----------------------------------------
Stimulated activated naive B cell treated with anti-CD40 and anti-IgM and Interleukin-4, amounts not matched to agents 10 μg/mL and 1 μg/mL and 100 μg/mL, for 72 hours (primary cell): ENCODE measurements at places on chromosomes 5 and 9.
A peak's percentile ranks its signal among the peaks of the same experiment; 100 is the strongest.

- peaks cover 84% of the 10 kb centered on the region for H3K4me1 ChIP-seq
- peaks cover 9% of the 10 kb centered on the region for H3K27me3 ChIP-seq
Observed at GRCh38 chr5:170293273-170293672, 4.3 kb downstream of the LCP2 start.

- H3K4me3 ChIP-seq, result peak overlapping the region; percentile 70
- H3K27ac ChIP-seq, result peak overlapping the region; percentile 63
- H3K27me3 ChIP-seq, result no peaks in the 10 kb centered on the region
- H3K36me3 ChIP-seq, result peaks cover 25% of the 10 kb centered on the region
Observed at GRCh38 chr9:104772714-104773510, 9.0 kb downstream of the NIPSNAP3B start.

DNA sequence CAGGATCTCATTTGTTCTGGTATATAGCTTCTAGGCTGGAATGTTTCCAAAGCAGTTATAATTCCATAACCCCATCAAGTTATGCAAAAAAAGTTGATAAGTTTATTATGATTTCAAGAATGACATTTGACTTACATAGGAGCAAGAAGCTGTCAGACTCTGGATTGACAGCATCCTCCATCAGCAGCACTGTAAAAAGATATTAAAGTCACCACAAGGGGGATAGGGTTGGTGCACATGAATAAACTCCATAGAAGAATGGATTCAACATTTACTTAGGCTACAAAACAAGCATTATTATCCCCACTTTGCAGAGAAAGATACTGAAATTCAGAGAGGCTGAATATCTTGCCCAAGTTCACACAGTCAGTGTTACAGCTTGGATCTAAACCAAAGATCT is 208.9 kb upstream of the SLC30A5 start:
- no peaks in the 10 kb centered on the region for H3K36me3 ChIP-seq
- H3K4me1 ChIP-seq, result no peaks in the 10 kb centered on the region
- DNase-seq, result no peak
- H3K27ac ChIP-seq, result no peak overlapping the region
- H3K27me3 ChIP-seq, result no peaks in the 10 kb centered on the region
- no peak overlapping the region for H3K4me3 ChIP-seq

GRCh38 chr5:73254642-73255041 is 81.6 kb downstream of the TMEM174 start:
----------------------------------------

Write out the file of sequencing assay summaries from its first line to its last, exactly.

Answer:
Stimulated activated naive B cell treated with anti-CD40 and anti-IgM and Interleukin-4, amounts not matched to agents 10 μg/mL and 1 μg/mL and 100 μg/mL, for 72 hours (primary cell): ENCODE measurements at places on chromosomes 5 and 9.
A peak's percentile ranks its signal among the peaks of the same experiment; 100 is the strongest.

- peaks cover 84% of the 10 kb centered on the region for H3K4me1 ChIP-seq
- peaks cover 9% of the 10 kb centered on the region for H3K27me3 ChIP-seq
Observed at GRCh38 chr5:170293273-170293672, 4.3 kb downstream of the LCP2 start.

- H3K4me3 ChIP-seq, result peak overlapping the region; percentile 70
- H3K27ac ChIP-seq, result peak overlapping the region; percentile 63
- H3K27me3 ChIP-seq, result no peaks in the 10 kb centered on the region
- H3K36me3 ChIP-seq, result peaks cover 25% of the 10 kb centered on the region
Observed at GRCh38 chr9:104772714-104773510, 9.0 kb downstream of the NIPSNAP3B start.

DNA sequence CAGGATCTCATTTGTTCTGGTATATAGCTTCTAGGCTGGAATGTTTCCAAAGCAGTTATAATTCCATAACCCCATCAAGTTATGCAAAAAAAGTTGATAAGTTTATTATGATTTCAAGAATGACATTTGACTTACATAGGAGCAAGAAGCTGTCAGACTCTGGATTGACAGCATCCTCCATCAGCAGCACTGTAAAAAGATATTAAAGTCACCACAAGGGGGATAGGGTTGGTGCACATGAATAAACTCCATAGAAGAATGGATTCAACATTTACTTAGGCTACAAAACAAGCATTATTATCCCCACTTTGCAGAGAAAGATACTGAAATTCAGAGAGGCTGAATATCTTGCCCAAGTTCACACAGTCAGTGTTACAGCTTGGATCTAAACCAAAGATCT is 208.9 kb upstream of the SLC30A5 start:
- no peaks in the 10 kb centered on the region for H3K36me3 ChIP-seq
- H3K4me1 ChIP-seq, result no peaks in the 10 kb centered on the region
- DNase-seq, result no peak
- H3K27ac ChIP-seq, result no peak overlapping the region
- H3K27me3 ChIP-seq, result no peaks in the 10 kb centered on the region
- no peak overlapping the region for H3K4me3 ChIP-seq

GRCh38 chr5:73254642-73255041 is 81.6 kb downstream of the TMEM174 start: